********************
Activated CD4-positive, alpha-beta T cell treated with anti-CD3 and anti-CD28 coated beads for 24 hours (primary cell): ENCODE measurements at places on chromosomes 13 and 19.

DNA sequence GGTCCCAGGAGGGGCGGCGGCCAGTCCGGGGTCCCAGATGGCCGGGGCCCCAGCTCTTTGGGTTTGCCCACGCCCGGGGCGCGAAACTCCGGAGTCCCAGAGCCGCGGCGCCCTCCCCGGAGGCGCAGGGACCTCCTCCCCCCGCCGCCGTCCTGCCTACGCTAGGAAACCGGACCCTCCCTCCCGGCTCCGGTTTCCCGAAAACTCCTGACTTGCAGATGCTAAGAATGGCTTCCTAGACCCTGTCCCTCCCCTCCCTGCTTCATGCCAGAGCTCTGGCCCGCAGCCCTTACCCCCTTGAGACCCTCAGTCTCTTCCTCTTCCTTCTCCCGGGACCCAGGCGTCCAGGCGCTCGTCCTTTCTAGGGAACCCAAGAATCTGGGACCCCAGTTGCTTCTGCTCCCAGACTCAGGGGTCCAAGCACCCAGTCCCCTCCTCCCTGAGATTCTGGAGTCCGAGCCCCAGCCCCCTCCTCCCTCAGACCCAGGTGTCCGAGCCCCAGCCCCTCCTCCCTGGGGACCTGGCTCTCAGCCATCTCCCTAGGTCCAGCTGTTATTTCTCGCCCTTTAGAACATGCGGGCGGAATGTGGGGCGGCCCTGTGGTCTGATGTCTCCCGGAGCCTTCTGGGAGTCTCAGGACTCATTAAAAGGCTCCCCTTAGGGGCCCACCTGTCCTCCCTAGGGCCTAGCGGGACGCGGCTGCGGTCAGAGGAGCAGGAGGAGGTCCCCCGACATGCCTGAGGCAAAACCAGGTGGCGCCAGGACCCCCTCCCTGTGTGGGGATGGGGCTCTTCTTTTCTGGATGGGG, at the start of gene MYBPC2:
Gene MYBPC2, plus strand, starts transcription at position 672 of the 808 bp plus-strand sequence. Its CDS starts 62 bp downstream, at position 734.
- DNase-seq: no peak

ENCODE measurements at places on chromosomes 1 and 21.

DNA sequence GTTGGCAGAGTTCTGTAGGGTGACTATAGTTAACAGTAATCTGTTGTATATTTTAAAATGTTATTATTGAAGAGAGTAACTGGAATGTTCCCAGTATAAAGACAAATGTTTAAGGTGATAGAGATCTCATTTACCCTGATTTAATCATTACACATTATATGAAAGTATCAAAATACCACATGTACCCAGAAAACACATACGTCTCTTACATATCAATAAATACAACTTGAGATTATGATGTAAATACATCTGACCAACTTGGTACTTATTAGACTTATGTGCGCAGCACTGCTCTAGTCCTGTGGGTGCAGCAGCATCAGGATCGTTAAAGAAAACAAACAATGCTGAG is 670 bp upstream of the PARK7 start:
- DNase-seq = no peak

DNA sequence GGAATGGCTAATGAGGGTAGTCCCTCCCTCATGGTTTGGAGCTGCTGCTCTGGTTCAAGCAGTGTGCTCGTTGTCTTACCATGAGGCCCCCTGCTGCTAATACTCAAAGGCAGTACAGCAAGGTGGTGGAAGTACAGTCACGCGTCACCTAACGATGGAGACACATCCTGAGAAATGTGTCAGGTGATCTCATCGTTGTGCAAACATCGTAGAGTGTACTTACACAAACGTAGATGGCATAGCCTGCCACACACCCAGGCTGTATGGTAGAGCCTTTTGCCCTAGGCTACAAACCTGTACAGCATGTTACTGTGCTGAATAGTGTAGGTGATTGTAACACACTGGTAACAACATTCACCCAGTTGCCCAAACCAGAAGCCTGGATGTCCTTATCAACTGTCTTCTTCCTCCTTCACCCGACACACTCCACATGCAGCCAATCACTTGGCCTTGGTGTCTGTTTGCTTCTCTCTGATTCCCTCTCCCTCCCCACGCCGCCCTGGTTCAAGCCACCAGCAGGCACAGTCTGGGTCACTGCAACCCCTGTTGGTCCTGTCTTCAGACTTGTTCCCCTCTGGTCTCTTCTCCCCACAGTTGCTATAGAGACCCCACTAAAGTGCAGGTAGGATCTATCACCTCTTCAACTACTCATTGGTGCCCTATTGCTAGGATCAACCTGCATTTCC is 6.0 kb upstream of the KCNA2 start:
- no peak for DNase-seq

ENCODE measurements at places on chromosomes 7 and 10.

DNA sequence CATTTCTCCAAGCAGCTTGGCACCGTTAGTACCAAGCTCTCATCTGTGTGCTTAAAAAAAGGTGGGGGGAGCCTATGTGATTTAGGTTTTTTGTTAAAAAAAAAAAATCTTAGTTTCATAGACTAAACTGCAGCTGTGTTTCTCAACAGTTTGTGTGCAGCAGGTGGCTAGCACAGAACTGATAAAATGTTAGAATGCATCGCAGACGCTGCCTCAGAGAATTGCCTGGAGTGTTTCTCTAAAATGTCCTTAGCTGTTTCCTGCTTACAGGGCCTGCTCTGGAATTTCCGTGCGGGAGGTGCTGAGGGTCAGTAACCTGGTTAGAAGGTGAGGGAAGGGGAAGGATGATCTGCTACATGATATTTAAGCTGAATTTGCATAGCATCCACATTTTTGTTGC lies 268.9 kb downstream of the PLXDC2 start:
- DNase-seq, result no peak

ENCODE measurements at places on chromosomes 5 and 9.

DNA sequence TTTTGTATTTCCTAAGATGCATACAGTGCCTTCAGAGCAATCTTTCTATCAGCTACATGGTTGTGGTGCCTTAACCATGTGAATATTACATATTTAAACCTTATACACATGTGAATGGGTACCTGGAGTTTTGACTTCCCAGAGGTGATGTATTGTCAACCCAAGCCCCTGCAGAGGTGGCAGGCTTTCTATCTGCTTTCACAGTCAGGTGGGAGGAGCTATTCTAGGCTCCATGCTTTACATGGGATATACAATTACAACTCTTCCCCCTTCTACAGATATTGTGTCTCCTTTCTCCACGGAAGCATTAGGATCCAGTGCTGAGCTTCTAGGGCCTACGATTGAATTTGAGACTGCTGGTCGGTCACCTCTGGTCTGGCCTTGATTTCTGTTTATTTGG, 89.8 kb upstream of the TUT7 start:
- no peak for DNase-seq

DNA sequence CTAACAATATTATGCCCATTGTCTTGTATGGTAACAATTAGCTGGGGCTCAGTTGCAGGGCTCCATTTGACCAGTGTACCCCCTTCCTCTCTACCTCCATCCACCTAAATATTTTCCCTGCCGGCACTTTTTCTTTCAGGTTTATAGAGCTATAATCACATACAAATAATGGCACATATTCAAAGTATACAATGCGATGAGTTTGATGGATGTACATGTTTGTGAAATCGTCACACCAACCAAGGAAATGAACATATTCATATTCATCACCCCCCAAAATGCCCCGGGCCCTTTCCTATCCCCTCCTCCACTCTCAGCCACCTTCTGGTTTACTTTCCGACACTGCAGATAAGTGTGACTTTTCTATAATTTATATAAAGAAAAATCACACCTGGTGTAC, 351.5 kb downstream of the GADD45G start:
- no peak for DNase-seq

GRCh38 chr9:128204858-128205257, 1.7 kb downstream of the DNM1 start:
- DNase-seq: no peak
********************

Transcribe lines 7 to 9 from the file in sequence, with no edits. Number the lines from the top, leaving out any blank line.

- DNase-seq = no peak

DNA sequence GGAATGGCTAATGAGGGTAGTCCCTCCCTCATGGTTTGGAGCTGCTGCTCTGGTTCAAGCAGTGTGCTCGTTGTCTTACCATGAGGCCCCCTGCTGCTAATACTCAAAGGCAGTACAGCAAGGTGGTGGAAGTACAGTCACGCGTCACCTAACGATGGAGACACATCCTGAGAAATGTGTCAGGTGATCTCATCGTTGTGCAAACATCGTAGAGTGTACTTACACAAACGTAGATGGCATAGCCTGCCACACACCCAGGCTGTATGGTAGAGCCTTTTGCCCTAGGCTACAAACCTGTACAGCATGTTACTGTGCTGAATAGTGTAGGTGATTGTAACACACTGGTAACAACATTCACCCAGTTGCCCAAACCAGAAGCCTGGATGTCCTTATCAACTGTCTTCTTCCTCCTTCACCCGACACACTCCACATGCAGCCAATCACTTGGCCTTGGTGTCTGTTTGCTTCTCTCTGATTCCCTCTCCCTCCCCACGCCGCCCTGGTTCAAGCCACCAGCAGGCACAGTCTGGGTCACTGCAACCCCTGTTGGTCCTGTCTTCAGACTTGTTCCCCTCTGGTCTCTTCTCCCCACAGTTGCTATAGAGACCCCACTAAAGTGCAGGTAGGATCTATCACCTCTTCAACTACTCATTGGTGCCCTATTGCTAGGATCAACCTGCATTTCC is 6.0 kb upstream of the KCNA2 start:
- no peak for DNase-seq